Local comedians and performers want to build a more inclusive scene in world dominated by “white dudes with beards.”
The scene may have changed at the Hideaway, but the food and the vibe haven’t.
His Acadiana Black Pride Flag has caught on as a local symbol of solidarity with the nation’s swelling protests and calls for change
We heard from 62 readers this week on our live music survey. The responses range (y’all got a lot of opinions), but for the most part what we’ve heard is things aren’t quite what they used to be.
Lafayette’s bike community is cautiously optimistic a recent surge in riders could lead to a more permanent growth in bike culture.
Since the coronavirus pandemic told hold here in March, temporarily shuttering The Loft, along with all other beauty salons in town, stylists have received an inordinate number of requests from quarantined clients to help make their longest-held hair dreams come true.
With the pressure ratcheted up, the Festival staff and community responded with admirable speed. Their work is garnering some national attention and applause.
From official food vendors sprinkled around the Festival footprint to Downtown bars and restaurants, the people who make up the Festival food economy are figuring out ways to serve the community and keep the spirit alive.
The gist: Mayor-President Josh Guillory rolled out a policy to re-open businesses he says fall in the “gray area” of the governor’s stay-home order that shut down commerce in the state on March 23 — i.e. businesses that are neither “essential” nor prohibited. Questions about who can stay open have persisted since the governor shut the state down amid the coronavirus pandemic.
“This order is legal; it’s within the guidance of the governor,” Guillory said, after explaining enforcement measures and punishment for violators.
Calling it his “safe shop policy,” Guillory said the change is needed to address the deluge of unemployment claims filed in recent weeks. Almost 19,000 initial claims are in the pipeline for Lafayette Parish, with more than 4,000 during the week of April 5-11 alone. “This many unemployment claims in this short of a period is by far unprecedented,” he said.
Louisiana’s stay-home order is set to expire April 30, but the governor has yet to announce an extension. New Orleans, meanwhile, will keep its lockdown going until at least May 16.
Some public health officials have warned against thawing restrictions until widespread testing is available. Testing supplies are growing in Lafayette Parish and nationally, but not to the extent that local testing criteria have been substantially relaxed. High-risk cases still get priority, the mayor-president said at a Wednesday press conference, reinforcing in his remarks the need to keep Lafayette’s 311 pre-screening line open even after the Cajundome screening site was shut down this week.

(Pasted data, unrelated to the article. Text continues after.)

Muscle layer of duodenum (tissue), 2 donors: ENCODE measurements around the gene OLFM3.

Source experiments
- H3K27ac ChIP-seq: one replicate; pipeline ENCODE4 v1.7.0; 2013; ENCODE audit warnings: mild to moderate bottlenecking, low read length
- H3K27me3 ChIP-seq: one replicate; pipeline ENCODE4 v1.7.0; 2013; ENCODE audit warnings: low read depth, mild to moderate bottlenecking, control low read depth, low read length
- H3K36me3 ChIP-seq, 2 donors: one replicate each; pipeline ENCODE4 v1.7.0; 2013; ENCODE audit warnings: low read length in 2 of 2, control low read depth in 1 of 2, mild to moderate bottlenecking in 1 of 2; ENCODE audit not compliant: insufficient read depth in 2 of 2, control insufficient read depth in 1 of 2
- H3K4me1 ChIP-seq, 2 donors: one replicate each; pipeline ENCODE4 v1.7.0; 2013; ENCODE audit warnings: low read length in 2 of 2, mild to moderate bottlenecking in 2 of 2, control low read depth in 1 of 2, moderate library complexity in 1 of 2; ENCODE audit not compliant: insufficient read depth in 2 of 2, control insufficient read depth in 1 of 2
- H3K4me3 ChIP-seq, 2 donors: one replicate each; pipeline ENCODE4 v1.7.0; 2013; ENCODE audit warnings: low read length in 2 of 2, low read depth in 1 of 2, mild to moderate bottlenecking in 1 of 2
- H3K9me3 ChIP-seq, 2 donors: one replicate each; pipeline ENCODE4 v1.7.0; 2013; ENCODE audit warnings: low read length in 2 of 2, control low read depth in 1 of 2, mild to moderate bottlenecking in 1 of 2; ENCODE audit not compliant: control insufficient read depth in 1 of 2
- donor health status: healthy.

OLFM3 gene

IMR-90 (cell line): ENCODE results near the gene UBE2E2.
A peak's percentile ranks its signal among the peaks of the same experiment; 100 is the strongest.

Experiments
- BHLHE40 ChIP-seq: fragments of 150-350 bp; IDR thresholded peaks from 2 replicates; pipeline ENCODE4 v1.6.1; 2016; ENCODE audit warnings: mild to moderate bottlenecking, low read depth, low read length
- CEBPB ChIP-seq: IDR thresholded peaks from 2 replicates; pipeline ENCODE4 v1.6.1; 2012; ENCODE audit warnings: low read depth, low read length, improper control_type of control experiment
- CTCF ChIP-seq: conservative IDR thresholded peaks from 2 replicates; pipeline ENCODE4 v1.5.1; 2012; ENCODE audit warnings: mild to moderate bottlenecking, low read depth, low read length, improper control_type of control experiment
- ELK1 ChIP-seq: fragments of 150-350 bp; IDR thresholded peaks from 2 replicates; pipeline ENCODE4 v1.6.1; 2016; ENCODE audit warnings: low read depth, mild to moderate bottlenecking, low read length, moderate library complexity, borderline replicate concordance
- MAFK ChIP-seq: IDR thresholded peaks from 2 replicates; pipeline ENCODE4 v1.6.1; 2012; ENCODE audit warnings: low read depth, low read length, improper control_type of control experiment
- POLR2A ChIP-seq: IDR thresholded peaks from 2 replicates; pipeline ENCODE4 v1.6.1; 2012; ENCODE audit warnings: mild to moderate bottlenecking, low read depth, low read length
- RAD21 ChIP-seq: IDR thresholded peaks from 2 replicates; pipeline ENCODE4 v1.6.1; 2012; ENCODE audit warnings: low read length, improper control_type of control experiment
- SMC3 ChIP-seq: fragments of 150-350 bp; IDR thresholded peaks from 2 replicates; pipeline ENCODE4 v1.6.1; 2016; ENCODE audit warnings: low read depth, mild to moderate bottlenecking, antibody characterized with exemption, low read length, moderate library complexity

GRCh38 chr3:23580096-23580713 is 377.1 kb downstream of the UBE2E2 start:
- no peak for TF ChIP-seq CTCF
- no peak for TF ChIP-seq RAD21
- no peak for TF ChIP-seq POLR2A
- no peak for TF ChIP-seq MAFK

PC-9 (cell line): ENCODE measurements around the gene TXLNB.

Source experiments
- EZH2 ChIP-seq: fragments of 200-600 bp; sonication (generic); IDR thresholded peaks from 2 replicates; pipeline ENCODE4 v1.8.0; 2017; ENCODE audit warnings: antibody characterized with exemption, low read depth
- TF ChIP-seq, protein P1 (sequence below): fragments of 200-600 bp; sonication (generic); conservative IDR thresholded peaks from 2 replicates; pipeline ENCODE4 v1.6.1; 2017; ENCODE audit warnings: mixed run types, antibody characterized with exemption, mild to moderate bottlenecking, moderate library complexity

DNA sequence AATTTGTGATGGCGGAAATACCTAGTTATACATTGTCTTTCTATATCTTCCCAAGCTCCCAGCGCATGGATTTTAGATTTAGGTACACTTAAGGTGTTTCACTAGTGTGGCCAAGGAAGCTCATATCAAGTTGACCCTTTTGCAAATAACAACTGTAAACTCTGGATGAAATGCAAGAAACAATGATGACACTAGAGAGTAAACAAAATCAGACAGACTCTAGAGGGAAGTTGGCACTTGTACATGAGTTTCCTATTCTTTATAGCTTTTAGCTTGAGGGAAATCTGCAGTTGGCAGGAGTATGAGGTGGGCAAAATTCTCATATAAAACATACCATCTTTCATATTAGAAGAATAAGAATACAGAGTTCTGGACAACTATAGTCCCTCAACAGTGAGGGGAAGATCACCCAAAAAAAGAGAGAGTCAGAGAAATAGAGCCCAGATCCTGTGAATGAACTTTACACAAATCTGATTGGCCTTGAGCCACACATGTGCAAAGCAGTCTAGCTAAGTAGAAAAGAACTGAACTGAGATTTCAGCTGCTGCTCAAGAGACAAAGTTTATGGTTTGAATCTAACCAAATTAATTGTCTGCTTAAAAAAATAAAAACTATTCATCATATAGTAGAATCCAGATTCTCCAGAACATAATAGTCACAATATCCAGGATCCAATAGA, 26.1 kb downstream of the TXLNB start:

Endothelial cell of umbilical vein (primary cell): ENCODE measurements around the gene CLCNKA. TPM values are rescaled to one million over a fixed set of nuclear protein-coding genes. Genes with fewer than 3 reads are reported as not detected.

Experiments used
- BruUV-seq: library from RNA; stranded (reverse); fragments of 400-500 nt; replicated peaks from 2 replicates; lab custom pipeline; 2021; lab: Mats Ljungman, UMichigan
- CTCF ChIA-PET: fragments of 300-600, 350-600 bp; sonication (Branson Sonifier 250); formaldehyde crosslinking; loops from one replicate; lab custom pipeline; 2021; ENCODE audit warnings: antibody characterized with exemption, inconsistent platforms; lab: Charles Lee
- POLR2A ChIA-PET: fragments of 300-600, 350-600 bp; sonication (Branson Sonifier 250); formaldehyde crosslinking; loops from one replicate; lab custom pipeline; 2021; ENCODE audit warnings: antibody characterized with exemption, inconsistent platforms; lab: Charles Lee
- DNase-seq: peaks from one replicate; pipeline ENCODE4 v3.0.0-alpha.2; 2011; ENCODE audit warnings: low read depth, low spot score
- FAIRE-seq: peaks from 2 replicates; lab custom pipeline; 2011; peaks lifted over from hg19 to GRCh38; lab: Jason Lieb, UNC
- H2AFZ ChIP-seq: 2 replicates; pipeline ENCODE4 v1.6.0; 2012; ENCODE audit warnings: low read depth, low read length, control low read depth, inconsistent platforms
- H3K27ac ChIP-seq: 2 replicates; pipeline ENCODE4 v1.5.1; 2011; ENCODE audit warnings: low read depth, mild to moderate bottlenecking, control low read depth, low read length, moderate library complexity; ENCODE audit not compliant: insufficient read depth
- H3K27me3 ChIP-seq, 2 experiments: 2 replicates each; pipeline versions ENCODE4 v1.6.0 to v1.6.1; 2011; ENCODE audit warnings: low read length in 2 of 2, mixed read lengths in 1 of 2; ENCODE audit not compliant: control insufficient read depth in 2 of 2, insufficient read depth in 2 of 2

“The hospitals here have the ability to absorb [the risk],” said Dr. Doug Clement, an emergency care physician and LCG’s medical director, when asked today whether it is wise to pull back restrictions ahead of more widely available testing. Dr. Tina Stefanski, the state public health director for the Acadiana region, did not attend the press conference.
The new policy applies to around 60 percent of businesses in Lafayette Parish, including retailers like furniture and jewelry stores, and those selling durable goods, officials said. To reopen under the order, which goes into effect at midnight Thursday, all employees must wear face masks and be symptom-free, and customers must maintain six feet of space when shopping and waiting in checkout lines. There is a maximum of 25 percent occupancy, as defined by fire and building codes, and no group congregating will be allowed. Beginning Monday from 10 a.m. to 2 p.m., business owners needing clarification on the safe shop policy can call 311 and choose option 2 to speak with someone from the Lafayette Economic Development Authority.
Violators risk having their power shut off, the mayor said, and face fines of $500 per violation and/or up to six months in the parish jail. Spotting noncompliance will rely largely on reports from private citizens.
Additional reporting by Christiaan Mader
Populated with so many of Lafayette’s musicians, artists, cooks, bartenders and gig workers inexorably tied to the local cultural economy, routine life in Lafayette’s Freetown neighborhood is upended.
In better times, many servers and bartenders are forced to cut costs around healthcare, food, or rent. Setting aside money for savings is not often feasible.
Coronavirus has caused a major gap in the food economy that some local farmers and restaurateurs are hustling to fill.